When it comes to adopting delivery models such as the cloud, one of the biggest concerns for small and midsize businesses (SMB) is security. However, it is unclear whether those concerns are founded. Cybercrime is increasing, and not just because of increased cloud adoption.
I cannot remember many situations in which the cloud has been the root cause of an attack. Distributed denial-of-service attacks, SQL injections and cross-site scripting are usually used to attack enterprises, and zero-day vulnerabilities have also been exploited inside enterprises.
Though utilizing a security service is an additional cost, it is now mandatory for organizations of all sizes. An enterprise might as well not exist if it isn’t on the Internet — and if you are on the Internet, you are exposed to cybercrime. This is even more important for an SMB, which must invest in innovation while operating on a very limited budget.
For the aforementioned reasons, investing in security is vital.
The Cost of Security and Innovation for an SMB
It is important to consolidate the needs of innovation with the cost of upholding security, data resiliency and your infrastructure. Usually, the cloud is the answer, and the shift from an on-premises system to the cloud should be undertaken with attention to security.
In fact, once you decide to move some of your workload to the cloud, your cloud security could be considered even more secure than your on-premises systems if users and providers adapt the concept of security to the new delivery model. It is important that providers and users understand that the new concept for security needs to be flexible, not static. Like all cloud services, this concept needs to be more automatic and less manual.
In this case, the enterprise’s investments can be minimized, and the enterprise can rely on skills and technologies provided by vendors to provide those services. This is typical of cloud service providers for different types of workloads and security.
What to Consider When Moving to the Cloud
Understanding who is accessing the cloud from anywhere at any time is likely one of the biggest concerns for companies considering a move to the cloud. Inside an enterprise, identity and access management refers to identities and resources within the enterprise. When moving resources to the cloud, you risk losing control of who is accessing what. It is important to maintain a consistent level of control, even if you are accepting some natural standardization. It is also important to ensure the management of identities and resources in the public cloud is synchronized with the management of resources and identities inside the enterprise.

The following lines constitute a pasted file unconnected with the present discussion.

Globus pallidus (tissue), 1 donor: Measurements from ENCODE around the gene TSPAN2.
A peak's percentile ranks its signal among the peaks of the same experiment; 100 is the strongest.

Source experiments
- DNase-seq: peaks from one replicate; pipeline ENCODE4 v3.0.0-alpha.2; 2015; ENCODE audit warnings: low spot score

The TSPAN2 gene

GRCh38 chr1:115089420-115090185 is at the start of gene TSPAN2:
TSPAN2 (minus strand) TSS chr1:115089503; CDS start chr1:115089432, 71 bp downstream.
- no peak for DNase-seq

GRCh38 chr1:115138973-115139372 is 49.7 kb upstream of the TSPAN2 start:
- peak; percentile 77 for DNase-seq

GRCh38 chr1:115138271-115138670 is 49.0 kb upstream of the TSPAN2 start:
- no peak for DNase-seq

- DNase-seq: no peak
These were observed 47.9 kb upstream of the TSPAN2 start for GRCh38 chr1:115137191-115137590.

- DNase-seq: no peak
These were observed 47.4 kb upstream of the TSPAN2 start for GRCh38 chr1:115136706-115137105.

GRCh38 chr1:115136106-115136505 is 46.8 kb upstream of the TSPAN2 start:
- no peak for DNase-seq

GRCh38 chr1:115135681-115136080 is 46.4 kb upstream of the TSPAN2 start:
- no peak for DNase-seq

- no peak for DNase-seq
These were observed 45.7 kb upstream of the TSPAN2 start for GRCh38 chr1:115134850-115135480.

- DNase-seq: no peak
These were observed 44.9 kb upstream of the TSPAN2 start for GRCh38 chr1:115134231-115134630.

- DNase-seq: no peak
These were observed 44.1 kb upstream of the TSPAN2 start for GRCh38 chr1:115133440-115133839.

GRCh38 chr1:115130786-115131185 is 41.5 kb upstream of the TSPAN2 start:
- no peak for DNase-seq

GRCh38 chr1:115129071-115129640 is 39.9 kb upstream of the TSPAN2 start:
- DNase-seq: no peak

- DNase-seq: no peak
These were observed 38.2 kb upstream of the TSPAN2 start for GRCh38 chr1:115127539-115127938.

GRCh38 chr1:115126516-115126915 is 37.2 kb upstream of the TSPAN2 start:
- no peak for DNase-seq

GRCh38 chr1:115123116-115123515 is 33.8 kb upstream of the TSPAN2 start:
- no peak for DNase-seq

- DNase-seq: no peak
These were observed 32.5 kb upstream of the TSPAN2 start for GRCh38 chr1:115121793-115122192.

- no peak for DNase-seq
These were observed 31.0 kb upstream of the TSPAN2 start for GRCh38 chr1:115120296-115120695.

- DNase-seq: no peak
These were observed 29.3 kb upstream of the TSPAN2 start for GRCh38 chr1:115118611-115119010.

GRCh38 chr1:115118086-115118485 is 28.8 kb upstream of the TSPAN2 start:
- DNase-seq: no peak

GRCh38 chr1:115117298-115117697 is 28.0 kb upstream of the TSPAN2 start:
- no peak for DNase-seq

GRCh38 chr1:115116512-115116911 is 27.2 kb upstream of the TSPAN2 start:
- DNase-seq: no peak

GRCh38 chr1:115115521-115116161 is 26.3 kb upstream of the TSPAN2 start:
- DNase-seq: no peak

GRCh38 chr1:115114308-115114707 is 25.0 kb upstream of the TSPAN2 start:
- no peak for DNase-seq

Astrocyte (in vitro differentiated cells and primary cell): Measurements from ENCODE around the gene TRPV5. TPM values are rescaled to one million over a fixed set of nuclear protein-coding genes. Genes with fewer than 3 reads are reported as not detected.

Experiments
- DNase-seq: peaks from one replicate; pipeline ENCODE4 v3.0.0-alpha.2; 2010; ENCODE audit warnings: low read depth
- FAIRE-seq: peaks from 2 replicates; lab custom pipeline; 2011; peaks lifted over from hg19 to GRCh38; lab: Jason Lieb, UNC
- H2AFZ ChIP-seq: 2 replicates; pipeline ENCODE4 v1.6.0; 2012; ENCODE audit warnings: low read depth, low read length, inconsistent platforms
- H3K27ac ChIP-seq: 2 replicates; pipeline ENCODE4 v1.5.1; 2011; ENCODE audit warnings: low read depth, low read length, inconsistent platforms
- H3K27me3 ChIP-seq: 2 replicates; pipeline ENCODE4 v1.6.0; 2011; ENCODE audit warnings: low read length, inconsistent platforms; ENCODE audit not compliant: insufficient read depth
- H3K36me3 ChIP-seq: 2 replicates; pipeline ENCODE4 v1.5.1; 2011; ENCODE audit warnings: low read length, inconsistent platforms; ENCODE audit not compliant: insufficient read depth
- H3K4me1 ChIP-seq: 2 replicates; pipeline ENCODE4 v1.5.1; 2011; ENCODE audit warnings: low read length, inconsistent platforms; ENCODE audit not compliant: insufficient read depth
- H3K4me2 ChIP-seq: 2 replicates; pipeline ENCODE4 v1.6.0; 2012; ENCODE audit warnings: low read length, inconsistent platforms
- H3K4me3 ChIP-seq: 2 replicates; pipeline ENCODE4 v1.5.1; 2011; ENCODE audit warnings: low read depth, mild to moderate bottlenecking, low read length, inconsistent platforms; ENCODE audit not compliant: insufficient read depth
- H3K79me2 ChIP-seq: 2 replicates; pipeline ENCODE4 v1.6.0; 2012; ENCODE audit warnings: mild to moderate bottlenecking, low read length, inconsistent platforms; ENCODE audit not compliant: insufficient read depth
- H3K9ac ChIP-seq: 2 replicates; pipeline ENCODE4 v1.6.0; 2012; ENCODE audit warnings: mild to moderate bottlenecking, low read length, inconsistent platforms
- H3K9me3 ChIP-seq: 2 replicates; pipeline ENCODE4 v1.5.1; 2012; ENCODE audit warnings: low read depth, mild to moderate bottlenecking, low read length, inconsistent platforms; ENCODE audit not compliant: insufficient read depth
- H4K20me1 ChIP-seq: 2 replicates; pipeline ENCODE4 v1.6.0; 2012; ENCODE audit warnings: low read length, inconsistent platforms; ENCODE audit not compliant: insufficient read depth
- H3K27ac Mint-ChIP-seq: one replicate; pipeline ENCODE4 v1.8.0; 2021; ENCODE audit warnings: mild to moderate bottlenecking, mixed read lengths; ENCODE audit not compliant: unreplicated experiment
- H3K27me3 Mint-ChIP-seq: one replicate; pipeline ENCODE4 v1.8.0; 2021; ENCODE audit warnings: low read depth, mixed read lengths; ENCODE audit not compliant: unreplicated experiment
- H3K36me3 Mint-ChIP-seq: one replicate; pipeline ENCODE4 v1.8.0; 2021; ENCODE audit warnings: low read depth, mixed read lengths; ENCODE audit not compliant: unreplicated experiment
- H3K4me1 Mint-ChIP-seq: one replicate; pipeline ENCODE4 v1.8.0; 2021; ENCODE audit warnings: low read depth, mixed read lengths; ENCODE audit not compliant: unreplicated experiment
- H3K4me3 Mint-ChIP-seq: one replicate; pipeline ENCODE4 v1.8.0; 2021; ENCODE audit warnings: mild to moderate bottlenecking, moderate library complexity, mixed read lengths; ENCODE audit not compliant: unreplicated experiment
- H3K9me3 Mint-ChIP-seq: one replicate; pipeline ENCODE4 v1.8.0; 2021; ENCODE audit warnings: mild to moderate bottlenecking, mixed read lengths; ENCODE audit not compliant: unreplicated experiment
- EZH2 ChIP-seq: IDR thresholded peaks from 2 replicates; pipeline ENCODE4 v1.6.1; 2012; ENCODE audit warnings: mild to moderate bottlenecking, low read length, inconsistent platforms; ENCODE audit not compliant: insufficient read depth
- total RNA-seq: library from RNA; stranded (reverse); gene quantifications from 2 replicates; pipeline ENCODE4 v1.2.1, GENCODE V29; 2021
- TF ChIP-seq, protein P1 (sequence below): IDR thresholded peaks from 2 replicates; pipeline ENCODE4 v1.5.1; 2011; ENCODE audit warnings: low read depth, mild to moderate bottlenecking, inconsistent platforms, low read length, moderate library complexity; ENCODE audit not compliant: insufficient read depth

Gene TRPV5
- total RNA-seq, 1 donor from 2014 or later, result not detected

On the other hand, identity management is one workload that can typically be moved to the public cloud. Moving to the cloud can also let enterprises leverage different authentications that are already available. Therefore, moving to the cloud doesn’t just increase security; it may also reduce the cost of the service itself.
Preventing Against Exploits
How is it possible to fix vulnerabilities and defend against attacks before the vulnerabilities are exploited? Data is the element of the service that often represents the business and is typically the workload moved to the cloud. In this case, it is also important to assess the level of confidentiality the data should have and plan for maintaining that level of protection.
How can we obtain a comprehensive view of the cloud and traditional environments? Inside an enterprise, it is possible to control all the events and flows and relate them to possible offenses. But if some services are provided from the cloud? This implies that attacking a service provider is enough to attack the enterprise the contracted it. In this case, what is important is that events and flows from the cloud are integrated into the security intelligence framework designed for the enterprise.
Moving to the cloud is possible, and possibly more secure — just be sure to consider security during the shift.